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Salt Lake City Councilwoman Erin Mendenhall is well-positioned to succeed Jackie Biskupski as the next Mayor of Salt Lake City according to a new survey.

The Utah Political Trends poll from UtahPolicy.com and Y2 Analytics finds in a head-to-head matchup Mendenhall leads State Senator Luz Escamilla by 13-points (46-33%). 20% said they were still undecided at this point, while 1-percent of respondents said they weren’t voting.

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Y2 then asked those voters who were undecided which way they were leaning. We found 56% of undecided voters would break toward Escamilla, while 44% picked Mendenhall. Escamilla would need a larger percentage of undecided voters to tilt her way on election day to overcome the 13-point gap seen in the head to head matchup.

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Finally, voters were asked how certain they were about their vote come election day. Mendenhall has a clear majority when you add up voters who definitely

  • 31% said they would “definitely” vote for Mendenhall, while just 20% would “definitely” vote for Escamilla.
  • 14% replied they would “probably” vote for Mendenhall. 13% will “probably” vote for Escamilla.
  • 10% of voters said they were leaning toward Mendenhall, while 8% are leaning toward voting for Escamilla.

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All three of those factors suggest Mendenhall has an advantage heading into election day.

Mendenhall has a wide base of support from across the ideological spectrum in the straight head-to-head matchup. While Salt Lake City is primarily a Democratic city, winning the support of the Republican minority could be a key to victory.

  • “Strong” Republicans prefer Mendenhall over Escamilla 45-38%. 14% are undecided
  • Moderate Republicans support Mendenhall over Escamilla 47-35%.
  • Independent voters who lean toward the GOP pick Mendenhall by a 50-23% margin.
  • Mendenhall leads among independent voters 40-29% with 28% undecided.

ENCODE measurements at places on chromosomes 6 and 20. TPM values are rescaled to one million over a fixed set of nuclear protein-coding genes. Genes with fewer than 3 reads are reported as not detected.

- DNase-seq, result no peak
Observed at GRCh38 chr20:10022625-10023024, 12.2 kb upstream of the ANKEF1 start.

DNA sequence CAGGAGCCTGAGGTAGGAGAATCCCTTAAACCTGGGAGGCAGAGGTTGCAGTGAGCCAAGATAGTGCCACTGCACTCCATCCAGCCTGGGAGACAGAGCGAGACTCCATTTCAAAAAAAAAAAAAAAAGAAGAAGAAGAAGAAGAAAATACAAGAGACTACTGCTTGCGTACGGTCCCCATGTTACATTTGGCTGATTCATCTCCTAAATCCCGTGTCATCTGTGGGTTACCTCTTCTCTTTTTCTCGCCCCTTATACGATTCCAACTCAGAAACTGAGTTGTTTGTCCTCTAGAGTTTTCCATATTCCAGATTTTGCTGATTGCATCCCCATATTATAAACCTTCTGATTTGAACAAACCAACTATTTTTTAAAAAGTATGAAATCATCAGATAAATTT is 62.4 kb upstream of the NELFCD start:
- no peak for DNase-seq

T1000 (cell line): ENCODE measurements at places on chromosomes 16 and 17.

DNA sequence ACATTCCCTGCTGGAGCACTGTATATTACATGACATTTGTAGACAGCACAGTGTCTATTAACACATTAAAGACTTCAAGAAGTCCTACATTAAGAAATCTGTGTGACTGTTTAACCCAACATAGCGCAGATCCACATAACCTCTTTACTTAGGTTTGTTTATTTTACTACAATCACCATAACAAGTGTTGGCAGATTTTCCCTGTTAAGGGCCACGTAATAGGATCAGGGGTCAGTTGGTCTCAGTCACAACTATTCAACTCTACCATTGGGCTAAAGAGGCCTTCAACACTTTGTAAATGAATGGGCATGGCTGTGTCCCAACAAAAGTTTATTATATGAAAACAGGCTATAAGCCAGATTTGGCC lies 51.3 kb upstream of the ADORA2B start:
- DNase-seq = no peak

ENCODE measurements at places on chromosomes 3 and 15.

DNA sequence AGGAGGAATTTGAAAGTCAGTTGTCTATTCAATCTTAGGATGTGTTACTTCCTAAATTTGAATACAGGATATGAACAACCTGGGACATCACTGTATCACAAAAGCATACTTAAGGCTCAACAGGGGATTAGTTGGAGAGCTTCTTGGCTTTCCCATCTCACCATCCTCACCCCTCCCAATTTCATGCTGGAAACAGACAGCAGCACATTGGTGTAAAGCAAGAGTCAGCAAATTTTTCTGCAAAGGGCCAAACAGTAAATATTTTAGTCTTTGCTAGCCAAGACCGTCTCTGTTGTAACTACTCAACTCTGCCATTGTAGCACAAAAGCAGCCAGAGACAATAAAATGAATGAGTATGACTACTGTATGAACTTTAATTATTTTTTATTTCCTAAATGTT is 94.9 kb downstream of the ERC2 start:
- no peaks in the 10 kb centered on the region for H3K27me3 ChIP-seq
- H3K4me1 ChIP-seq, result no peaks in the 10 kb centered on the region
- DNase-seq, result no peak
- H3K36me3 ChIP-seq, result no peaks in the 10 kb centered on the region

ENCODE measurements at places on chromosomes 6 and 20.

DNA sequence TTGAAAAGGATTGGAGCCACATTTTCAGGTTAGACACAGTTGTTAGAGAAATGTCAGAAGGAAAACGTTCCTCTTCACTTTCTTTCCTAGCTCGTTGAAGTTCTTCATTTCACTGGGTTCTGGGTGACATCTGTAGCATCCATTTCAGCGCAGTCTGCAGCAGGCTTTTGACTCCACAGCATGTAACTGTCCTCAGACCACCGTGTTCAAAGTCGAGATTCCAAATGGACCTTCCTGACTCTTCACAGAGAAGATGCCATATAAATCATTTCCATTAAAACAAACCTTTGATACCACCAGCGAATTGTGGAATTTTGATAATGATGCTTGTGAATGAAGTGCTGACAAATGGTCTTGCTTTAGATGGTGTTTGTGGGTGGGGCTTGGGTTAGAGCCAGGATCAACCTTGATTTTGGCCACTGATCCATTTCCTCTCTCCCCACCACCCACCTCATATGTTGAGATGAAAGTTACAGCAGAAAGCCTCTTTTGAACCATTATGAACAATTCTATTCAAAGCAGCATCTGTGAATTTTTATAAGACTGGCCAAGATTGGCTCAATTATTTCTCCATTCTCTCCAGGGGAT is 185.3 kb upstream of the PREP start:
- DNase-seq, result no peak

• “Strong” Democrats choose Mendenhall 54-32%.
  • The two candidates are essentially tied among monderate Democrats, with Mendenhall getting 39% support and Escamilla at 36%.
  • It’s also close among independent voters who lean Democratic. Those voters narrowly pick Mendenhall 42-36%.

The race has been touted as a matchup between the east and west sides of Salt Lake City. As expected, Escamilla pulls support from the west since that’s the area she represents in the state legislature. But, Mendenhall has a clear advantage on the east side of the city.

  • Council Districts 1 and 2, which sit on the west side of the city, favor Escamilla. 46% of voters in District 1 and 52% of voters in District 2 prefer Escamilla, while Mendenhall gets 34 and 40% support respectively.
  • Council District 3, which includes the area around the University of Utah, is nearly evenly split between the two candidates. 42% of voters there choose Escamilla while 39% are behind Mendenhall.

Mendenhall has a clear advantage in Districts 4-7.

  • She has a 30-point lead in District 4 (52-22%)
  • Unsurprisingly, Mendenhall leads by 33 points (58-25%) in District 5, which she represents on the city council.
  • Mendenhall enjoys a 13 point lead in District 6 and a 20-point lead in District 7.

Escamilla’s LDS faith entered the race earlier this year when former Mayor Rocky Anderson made it an issue in a social media post attacking her. Our polling finds:

  • Very active LDS voters are evenly split between the two women, with 41% of that group saying they prefer Escamilla, while 36% favor Mendenhall. Am=lost a quarter of this group is undecided.
  • Less active Mormons clearly prefer Escamilla by a 50-29% tally.
  • Almost half of inactive LDS Church members (42%) are undecided. 34% of this group say they want Mendenhall, while 20% like Escamilla.

The matchup is the first time in city history that two women are facing off in the mayoral election. Female voters are nearly evenly divided between the two candidates, with 44% preferring Mendenhall and 36% favoring Escamilla. Male voters clearly support Mendenhall 48-30%.

Almost a quarter of voters (24%) said they made up their mind about who to vote for before this summer. 20% decided on who to vote for in September. Almost a third decided how to cast their ballot in October while 25% said they are still deciding who to vote for.

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The Utah Political Trends survey was conducted by Y2 Analytics among 745 registered voters in Salt Lake City from October 16-22, 2019. It has a margin of error +/- 3.6%.